Helen Kline (2018, Colorado State) conducted a study in five commercial slaughter facilities, located in multiple regions of the U.S. Individual carcasses were followed through the slaughtering process and were evaluated for bruising, weight of bruised meat and location of bruising. In Kline’s study she found that Continue reading

Livestock Risk Protection Insurance Program Changes

– Dr. Andrew Griffith, Assistant Professor, Department of Agricultural and Resource Economics, University of Tennessee

Questions concerning price risk management are fairly regular in this line of business. It is prudent to inform producers that changes have been made to the Livestock Risk Protection insurance program.

The change that will likely have the most impact is the increased subsidy. LRP will now be subsidized 20 to 35 percent depending on the coverage level which is up from the original 13 percent subsidy. In other words, the cost of purchasing price insurance will be lower.

The second most useful change with be the increased number of Continue reading

USDA Cattle on Feed Report for May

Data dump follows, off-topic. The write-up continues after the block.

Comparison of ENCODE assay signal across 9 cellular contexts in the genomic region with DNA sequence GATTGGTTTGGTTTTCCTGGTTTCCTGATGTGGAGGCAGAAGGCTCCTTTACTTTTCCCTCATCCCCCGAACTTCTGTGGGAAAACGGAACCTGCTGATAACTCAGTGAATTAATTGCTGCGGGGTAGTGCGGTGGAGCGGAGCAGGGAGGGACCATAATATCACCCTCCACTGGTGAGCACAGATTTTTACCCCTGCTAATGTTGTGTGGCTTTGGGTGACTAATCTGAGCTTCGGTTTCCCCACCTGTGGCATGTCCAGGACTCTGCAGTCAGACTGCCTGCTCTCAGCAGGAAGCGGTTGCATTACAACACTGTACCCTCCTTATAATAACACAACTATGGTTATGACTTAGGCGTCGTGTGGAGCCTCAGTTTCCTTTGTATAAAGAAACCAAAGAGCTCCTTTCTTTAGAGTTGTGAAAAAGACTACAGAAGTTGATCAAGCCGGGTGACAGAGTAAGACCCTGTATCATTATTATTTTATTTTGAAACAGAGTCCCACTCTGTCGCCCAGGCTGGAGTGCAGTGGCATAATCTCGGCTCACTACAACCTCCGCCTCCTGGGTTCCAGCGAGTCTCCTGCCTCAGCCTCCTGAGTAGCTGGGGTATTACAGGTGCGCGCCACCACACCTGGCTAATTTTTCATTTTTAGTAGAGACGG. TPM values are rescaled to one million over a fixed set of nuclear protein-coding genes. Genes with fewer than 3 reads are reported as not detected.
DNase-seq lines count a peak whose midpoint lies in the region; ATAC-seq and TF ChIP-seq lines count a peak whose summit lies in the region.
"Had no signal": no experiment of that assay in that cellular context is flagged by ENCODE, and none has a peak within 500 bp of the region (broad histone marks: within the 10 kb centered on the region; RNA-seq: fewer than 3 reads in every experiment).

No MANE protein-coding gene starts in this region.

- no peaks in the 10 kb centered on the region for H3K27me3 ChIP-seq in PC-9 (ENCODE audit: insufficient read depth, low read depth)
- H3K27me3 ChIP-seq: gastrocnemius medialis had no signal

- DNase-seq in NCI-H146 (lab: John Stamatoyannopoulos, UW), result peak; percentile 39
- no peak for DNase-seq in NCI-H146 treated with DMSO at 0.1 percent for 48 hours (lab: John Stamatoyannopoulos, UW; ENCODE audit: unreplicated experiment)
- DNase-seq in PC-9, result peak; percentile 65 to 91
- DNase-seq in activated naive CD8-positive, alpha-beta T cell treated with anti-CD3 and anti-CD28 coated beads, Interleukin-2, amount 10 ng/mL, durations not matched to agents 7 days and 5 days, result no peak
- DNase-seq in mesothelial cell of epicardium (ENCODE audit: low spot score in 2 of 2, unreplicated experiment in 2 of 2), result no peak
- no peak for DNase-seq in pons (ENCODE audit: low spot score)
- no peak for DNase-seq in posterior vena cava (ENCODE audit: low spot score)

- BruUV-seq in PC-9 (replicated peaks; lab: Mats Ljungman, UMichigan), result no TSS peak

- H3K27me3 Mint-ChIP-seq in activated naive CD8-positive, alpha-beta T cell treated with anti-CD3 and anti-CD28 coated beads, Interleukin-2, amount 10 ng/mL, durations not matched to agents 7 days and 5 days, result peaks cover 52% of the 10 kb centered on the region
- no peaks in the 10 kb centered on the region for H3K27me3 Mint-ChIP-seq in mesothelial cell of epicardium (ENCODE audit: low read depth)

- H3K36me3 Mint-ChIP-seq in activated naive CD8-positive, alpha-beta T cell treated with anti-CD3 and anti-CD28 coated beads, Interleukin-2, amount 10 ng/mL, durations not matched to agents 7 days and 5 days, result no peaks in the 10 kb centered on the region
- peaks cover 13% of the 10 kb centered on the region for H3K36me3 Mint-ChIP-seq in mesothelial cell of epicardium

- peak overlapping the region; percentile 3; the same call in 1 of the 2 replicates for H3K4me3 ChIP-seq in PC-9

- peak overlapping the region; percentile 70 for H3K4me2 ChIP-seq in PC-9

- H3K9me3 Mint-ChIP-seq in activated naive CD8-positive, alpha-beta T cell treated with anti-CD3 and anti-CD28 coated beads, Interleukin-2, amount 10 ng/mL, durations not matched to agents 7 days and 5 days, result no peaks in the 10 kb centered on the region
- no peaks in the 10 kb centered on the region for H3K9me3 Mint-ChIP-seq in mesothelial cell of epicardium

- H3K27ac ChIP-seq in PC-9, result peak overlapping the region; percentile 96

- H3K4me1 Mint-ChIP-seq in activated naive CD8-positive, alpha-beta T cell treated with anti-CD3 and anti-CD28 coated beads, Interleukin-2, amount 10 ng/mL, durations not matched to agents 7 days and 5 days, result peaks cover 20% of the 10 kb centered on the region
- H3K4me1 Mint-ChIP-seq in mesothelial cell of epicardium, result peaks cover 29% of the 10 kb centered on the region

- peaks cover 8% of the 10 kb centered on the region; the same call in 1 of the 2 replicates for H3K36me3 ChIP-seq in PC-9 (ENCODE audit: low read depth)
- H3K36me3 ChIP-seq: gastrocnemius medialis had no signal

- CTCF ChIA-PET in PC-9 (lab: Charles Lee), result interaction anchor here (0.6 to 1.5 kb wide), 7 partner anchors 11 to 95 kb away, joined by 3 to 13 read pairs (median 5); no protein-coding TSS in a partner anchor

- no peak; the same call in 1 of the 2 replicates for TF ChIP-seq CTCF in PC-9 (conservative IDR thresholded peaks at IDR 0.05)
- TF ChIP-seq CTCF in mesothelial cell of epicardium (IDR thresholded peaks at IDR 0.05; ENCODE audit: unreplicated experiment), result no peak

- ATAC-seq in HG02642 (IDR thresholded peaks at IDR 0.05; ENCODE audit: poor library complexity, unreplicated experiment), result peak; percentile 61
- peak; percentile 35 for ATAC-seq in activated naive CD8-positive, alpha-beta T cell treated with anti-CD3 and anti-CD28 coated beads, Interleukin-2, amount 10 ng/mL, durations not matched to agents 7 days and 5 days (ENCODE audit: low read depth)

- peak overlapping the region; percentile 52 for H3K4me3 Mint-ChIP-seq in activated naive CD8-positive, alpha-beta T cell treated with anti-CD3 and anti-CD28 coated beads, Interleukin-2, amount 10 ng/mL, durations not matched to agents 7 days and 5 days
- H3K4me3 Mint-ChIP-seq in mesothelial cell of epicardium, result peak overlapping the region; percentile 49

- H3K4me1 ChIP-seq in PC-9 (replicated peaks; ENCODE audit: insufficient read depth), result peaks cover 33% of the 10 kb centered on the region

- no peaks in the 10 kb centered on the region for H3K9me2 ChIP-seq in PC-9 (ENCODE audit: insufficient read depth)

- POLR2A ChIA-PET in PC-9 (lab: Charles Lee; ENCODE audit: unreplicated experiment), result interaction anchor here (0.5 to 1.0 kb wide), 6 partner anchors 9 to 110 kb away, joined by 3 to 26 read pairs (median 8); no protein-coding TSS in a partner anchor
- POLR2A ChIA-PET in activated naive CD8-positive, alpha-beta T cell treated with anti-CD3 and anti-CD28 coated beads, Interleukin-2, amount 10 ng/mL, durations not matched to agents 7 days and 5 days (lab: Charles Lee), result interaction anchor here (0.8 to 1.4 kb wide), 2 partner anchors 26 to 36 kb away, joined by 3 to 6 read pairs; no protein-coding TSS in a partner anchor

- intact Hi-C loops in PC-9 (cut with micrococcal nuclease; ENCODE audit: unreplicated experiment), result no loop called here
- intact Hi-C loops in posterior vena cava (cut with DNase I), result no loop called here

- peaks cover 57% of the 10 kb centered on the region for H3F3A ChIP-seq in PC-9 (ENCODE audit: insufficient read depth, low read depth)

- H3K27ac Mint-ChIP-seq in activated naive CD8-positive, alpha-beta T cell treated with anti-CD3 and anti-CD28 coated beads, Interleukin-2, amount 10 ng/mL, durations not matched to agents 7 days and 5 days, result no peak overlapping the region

– Stephen R. Koontz, Department of Agricultural and Resource Economics, Colorado State University

The past several news has seen considerable volatility in cattle and grain markets, and it is doubtful the volatility will fall off over the next several weeks. Repeated storms across the upper Midwest has delayed a lot of corn planting that will likely become soybean plantings. The immediate forecast shows little prospects of drying out and heating up. The continuous trade-related surprises. Well, at this point in time, I am less surprised. I would be surprised without the emergence of news or announcement. And a Cattle on Feed report. Let’s talk about that.

The USDA NASS Cattle on Feed report for May was released last Friday. For as large as the numbers are, it has the potential to be bullish. Placements in feedlots during April totaled 1.84 million head, 9 percent above 2018. During April, placements of cattle weighing less than 700 pounds were Continue reading